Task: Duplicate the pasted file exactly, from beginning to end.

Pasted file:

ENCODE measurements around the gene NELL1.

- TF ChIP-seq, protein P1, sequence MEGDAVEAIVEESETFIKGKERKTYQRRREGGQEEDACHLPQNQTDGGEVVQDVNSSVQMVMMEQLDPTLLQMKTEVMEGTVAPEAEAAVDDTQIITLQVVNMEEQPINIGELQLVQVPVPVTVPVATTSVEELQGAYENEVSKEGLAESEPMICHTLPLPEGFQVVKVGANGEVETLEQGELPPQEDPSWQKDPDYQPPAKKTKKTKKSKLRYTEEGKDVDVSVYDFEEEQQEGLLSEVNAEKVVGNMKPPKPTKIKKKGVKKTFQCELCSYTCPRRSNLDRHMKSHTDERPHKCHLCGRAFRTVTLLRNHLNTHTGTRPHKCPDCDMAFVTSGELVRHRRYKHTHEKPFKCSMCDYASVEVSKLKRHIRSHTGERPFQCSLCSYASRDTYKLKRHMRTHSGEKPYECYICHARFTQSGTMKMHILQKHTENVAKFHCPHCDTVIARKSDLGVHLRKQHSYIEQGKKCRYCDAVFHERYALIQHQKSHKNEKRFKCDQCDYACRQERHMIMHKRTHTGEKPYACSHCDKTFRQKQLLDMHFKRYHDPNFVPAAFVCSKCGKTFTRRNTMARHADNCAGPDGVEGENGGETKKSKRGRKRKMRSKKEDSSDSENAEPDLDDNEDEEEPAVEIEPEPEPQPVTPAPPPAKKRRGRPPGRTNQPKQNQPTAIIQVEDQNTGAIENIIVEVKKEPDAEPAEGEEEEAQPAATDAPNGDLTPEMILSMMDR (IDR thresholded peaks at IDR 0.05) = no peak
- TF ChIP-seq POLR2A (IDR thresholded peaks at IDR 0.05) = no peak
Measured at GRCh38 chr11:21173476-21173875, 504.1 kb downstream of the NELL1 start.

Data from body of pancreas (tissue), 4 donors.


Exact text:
ENCODE measurements around the gene NELL1.

- TF ChIP-seq, protein P1, sequence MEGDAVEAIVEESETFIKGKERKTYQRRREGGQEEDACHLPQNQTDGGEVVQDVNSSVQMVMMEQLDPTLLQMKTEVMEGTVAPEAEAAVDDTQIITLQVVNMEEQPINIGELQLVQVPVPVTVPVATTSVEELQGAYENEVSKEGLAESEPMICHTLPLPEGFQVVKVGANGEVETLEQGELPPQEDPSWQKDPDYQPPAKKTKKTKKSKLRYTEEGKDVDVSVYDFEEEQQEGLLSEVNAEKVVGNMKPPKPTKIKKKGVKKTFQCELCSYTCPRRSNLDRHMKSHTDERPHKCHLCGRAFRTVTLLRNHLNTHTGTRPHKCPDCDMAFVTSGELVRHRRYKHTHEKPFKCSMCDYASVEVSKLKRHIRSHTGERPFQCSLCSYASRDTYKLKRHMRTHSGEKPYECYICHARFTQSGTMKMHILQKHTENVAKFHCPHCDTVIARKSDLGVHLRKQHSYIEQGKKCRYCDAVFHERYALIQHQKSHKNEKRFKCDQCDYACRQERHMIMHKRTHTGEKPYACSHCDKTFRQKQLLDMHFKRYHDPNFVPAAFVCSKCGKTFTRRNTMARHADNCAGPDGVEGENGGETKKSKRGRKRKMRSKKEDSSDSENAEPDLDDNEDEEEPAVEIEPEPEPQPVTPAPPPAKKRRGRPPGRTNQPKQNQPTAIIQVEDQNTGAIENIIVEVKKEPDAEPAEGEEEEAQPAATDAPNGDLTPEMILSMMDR (IDR thresholded peaks at IDR 0.05) = no peak
- TF ChIP-seq POLR2A (IDR thresholded peaks at IDR 0.05) = no peak
Measured at GRCh38 chr11:21173476-21173875, 504.1 kb downstream of the NELL1 start.

Data from body of pancreas (tissue), 4 donors.